Best Friends Blog
 

Breed discrimination and the freedom of choice

Just a couple of days ago, I told you about Orange County’s senseless proposal to deem every dog rescued from a dogfighting ring as “vicious” — basically a death sentence. There’s no point rehashing the whole thing (if you’d like to read it, you can find it here), but basically that proposal makes no sense. There’s absolutely nothing to support such a sweeping decree — in fact, quite the opposite. Every dog — pit bull terrier, Yorkshire terrier, even victims of cruelty seized in fight busts — should be treated as an individual.

We also firmly believe that another blanket policy, one that bans or restricts American pit bull terriers or any breed of dog, makes zero sense. Responsible dog owners should be able to own whatever dog they choose. A new national survey completed by Best Friends shows that the American public agrees with that sentiment. The survey, completed by Luntz Global, found that a vast majority of people (84%) believe that governments should not infringe on the rights of citizens to own whatever breed of dog they choose. Eighty four percent! It’s not often that the country is in such complete agreement on anything.

Seventeen states have now passed laws that prohibit local governments from passing breed-discriminatory legislation (BDL). The American Bar Association passed a resolution in 2012 calling for the enactment of comprehensive breed-neutral dangerous dog and reckless owner laws and the repeal of every breed-discriminatory or breed-specific provision in the country. In reality, there is nothing specific about breed-specific legislation.

Best Friends continues to work on repealing BDL where it exists and passing preemptive measures where it doesn’t, and we’ll be involved in many legislative battles this year as well. To date, we are working on bills that have been introduced in Missouri, South Dakota and Washington, and similar bills that are poised to be introduced in Utah and Maryland.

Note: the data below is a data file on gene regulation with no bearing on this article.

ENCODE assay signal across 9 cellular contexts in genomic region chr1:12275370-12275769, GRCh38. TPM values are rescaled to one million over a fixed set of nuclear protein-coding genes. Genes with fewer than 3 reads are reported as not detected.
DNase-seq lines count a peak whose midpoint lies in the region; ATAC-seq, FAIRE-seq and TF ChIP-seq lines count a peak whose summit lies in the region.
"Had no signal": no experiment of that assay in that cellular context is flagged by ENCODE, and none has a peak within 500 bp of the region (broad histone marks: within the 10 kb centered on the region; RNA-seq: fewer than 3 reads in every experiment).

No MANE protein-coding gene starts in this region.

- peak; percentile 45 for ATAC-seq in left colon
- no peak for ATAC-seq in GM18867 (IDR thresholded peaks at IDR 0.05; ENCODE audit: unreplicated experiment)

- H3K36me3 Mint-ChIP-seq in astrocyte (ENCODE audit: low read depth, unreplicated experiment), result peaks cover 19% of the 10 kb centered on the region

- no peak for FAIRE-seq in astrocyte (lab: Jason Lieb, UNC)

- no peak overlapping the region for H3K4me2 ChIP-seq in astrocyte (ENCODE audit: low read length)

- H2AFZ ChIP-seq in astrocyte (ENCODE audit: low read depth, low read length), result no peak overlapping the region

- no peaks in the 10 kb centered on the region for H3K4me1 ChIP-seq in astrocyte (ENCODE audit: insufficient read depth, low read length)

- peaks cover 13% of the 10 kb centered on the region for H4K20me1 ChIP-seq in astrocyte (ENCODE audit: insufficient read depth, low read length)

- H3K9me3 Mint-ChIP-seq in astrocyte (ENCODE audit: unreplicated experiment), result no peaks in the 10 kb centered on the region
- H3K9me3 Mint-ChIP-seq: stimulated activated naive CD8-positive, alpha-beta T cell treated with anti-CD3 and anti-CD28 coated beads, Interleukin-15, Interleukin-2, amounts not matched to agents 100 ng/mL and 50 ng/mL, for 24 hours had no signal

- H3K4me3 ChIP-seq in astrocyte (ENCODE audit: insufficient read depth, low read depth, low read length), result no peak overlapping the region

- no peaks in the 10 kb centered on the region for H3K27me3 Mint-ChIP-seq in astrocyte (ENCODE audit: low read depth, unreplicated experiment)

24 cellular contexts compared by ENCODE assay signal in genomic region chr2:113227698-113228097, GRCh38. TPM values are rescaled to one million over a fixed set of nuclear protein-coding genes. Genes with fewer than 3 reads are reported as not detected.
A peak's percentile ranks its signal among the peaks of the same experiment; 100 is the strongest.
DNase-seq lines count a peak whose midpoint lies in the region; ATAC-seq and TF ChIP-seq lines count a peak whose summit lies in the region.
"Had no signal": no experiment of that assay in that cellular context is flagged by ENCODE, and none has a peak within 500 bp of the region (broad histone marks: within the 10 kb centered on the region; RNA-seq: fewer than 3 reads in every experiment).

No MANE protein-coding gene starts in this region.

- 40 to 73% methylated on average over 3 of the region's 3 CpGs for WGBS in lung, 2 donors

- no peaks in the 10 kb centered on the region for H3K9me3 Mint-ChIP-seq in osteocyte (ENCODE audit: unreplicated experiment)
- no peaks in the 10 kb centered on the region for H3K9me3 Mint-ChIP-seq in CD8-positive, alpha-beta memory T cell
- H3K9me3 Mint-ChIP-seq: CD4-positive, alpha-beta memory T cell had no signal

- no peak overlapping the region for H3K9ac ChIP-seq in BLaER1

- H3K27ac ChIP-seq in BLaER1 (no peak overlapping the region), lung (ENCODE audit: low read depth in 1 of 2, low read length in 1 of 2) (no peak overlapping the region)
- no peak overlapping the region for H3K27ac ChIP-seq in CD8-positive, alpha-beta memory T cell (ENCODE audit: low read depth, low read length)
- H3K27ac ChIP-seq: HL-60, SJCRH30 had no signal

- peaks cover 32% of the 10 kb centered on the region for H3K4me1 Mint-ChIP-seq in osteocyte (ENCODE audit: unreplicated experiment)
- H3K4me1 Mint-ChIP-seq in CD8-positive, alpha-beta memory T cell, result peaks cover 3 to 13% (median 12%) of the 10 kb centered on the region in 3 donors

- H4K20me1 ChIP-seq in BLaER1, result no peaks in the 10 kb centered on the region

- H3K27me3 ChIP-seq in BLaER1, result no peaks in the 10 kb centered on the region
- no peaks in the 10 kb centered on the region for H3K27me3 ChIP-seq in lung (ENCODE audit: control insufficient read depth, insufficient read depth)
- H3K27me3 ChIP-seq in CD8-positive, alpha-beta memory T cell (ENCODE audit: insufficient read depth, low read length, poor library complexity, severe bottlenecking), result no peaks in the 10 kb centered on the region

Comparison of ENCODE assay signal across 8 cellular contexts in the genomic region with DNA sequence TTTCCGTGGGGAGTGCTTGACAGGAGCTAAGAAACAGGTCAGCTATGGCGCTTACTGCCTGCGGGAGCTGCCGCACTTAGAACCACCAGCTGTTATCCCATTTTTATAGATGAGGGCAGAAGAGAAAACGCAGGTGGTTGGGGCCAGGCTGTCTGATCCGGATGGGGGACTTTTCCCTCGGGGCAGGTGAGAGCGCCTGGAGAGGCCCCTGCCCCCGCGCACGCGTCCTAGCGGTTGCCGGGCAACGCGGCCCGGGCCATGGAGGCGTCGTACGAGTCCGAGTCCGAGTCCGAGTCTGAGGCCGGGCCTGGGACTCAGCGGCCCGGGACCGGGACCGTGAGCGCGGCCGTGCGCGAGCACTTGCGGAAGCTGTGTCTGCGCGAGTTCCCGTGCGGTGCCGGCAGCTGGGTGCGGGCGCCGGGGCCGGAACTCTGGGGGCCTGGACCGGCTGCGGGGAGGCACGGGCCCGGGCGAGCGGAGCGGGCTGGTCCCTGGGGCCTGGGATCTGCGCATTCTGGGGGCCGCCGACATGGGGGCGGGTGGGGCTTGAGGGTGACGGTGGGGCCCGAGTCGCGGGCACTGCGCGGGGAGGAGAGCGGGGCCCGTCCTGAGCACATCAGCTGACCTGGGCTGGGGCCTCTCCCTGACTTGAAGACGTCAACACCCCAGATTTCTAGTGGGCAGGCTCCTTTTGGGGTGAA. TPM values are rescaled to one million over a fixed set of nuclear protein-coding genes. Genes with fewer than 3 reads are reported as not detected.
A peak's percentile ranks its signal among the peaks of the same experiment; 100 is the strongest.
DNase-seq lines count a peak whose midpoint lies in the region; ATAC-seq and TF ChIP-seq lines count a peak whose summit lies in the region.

Breed-discriminatory ordinances do not advance public safety because they focus on the wrong thing: appearance, not behavior. Bad behavior can arise in any dog, regardless of breed or mix. BDL also neglects the problem of reckless owners who encourage aggressive behavior in their dogs or abuse them.

Effective laws are breed-neutral and target problem animals and problem owners. These laws allow for the early identification of aggression and allow for proactive enforcement and control of problems before they pose a risk to the public.

Best Friends supports effective laws to to ensure safe and humane communities. Reckless owners should be punished — no exceptions, no excuses. Innocent dogs and their families should not be targeted by ineffective laws that tell citizens what breed or mix of dog that they can and can’t keep as a family pet.

If you want to help us fight all forms of BDL, make sure you’re a signed-up member of our Action Center. When we need your voice where you live, we’ll send you an email so you can easily let your representatives know how you feel. Politics is not a spectator sport. Together, we can Save Them All.

Francis Battista
Co-founder
Best Friends Animal Society

  • Dani Miranda

    Alguém defender raças puras de animais e “o direito” das pessoas escolherem a raça do animal que quer ter, me lembra a época em que era proibido o casamento inter-racial. Pois é… e onde entra aí o direito do animal? Respeitá-los e dar-lhes direitos, é deixá-los vir ao mundo por conta própria,e não em “acasalamentos artificias para que venham com raça pura, cheiros de doenças, para que sejam comercializados, atendendo ao sonho de consumo de certas pessoas”. Isso não é respeitar o animal, é gostar de raça, que não tem nada a ver com o animal “embaixo dela”. Breed is slavery! Animals aren’t products to be chosen by breed! Let them free and natural interbred!

  • Yinis

    Another expression of anthropocentrism. All in the name of an industry that generates millions, industry ‘pet’, while thousands that dogs spend their lives in shelters, abandoned by their guardians. The funniest thing is to see that these dogs abandoned in shelters often come from people who bought animals, which had ‘the freedom to choose a race.’ If the anthropocentric attitude comes in the act of purchasing an animal, it can be very well disposed future as a ‘thing’ for not meeting them as ‘noble’ expectations of their tutors. Breed is slavery! Animals aren’t products to be chosen by breed! Let them free and natural interbred! [2]

    Adopt, choose, by love and not by breed!